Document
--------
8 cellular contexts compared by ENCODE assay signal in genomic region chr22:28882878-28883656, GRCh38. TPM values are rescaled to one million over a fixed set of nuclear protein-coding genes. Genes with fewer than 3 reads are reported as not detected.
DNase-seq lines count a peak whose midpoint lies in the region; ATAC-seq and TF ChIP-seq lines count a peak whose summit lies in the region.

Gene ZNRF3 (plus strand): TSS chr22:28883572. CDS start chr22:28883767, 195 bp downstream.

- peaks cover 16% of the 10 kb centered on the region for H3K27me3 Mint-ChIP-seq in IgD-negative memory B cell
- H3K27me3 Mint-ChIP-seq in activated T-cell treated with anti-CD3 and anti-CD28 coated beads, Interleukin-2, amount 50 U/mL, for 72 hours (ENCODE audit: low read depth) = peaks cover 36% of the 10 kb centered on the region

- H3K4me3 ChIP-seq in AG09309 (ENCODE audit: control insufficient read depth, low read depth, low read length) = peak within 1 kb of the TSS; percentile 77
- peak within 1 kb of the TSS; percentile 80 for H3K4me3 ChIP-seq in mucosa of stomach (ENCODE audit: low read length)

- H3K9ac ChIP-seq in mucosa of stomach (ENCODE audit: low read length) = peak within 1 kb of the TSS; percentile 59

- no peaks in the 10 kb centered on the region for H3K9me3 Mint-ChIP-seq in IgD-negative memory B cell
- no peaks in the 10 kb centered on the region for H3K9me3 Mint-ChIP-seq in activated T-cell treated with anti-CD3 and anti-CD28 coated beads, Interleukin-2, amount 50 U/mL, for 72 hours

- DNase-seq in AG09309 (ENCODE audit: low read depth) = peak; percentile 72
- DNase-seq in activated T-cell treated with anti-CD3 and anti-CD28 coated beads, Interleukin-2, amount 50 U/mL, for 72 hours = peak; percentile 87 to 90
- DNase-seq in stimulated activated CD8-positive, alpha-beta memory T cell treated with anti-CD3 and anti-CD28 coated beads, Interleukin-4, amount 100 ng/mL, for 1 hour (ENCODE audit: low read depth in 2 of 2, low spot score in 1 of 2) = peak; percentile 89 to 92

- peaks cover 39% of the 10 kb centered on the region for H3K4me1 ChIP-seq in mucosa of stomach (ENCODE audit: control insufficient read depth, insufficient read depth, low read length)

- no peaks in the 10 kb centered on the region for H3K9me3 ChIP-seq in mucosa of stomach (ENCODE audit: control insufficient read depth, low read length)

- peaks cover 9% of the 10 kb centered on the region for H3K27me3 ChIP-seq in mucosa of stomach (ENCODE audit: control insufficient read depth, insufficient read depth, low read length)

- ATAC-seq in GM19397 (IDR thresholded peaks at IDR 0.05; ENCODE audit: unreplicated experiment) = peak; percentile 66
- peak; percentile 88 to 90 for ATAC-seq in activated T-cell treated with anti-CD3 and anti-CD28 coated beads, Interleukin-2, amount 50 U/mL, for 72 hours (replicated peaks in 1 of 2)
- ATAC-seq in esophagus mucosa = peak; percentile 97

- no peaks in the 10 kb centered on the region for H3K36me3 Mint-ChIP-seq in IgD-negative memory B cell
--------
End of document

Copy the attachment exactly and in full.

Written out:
8 cellular contexts compared by ENCODE assay signal in genomic region chr22:28882878-28883656, GRCh38. TPM values are rescaled to one million over a fixed set of nuclear protein-coding genes. Genes with fewer than 3 reads are reported as not detected.
DNase-seq lines count a peak whose midpoint lies in the region; ATAC-seq and TF ChIP-seq lines count a peak whose summit lies in the region.

Gene ZNRF3 (plus strand): TSS chr22:28883572. CDS start chr22:28883767, 195 bp downstream.

- peaks cover 16% of the 10 kb centered on the region for H3K27me3 Mint-ChIP-seq in IgD-negative memory B cell
- H3K27me3 Mint-ChIP-seq in activated T-cell treated with anti-CD3 and anti-CD28 coated beads, Interleukin-2, amount 50 U/mL, for 72 hours (ENCODE audit: low read depth) = peaks cover 36% of the 10 kb centered on the region

- H3K4me3 ChIP-seq in AG09309 (ENCODE audit: control insufficient read depth, low read depth, low read length) = peak within 1 kb of the TSS; percentile 77
- peak within 1 kb of the TSS; percentile 80 for H3K4me3 ChIP-seq in mucosa of stomach (ENCODE audit: low read length)

- H3K9ac ChIP-seq in mucosa of stomach (ENCODE audit: low read length) = peak within 1 kb of the TSS; percentile 59

- no peaks in the 10 kb centered on the region for H3K9me3 Mint-ChIP-seq in IgD-negative memory B cell
- no peaks in the 10 kb centered on the region for H3K9me3 Mint-ChIP-seq in activated T-cell treated with anti-CD3 and anti-CD28 coated beads, Interleukin-2, amount 50 U/mL, for 72 hours

- DNase-seq in AG09309 (ENCODE audit: low read depth) = peak; percentile 72
- DNase-seq in activated T-cell treated with anti-CD3 and anti-CD28 coated beads, Interleukin-2, amount 50 U/mL, for 72 hours = peak; percentile 87 to 90
- DNase-seq in stimulated activated CD8-positive, alpha-beta memory T cell treated with anti-CD3 and anti-CD28 coated beads, Interleukin-4, amount 100 ng/mL, for 1 hour (ENCODE audit: low read depth in 2 of 2, low spot score in 1 of 2) = peak; percentile 89 to 92

- peaks cover 39% of the 10 kb centered on the region for H3K4me1 ChIP-seq in mucosa of stomach (ENCODE audit: control insufficient read depth, insufficient read depth, low read length)

- no peaks in the 10 kb centered on the region for H3K9me3 ChIP-seq in mucosa of stomach (ENCODE audit: control insufficient read depth, low read length)

- peaks cover 9% of the 10 kb centered on the region for H3K27me3 ChIP-seq in mucosa of stomach (ENCODE audit: control insufficient read depth, insufficient read depth, low read length)

- ATAC-seq in GM19397 (IDR thresholded peaks at IDR 0.05; ENCODE audit: unreplicated experiment) = peak; percentile 66
- peak; percentile 88 to 90 for ATAC-seq in activated T-cell treated with anti-CD3 and anti-CD28 coated beads, Interleukin-2, amount 50 U/mL, for 72 hours (replicated peaks in 1 of 2)
- ATAC-seq in esophagus mucosa = peak; percentile 97

- no peaks in the 10 kb centered on the region for H3K36me3 Mint-ChIP-seq in IgD-negative memory B cell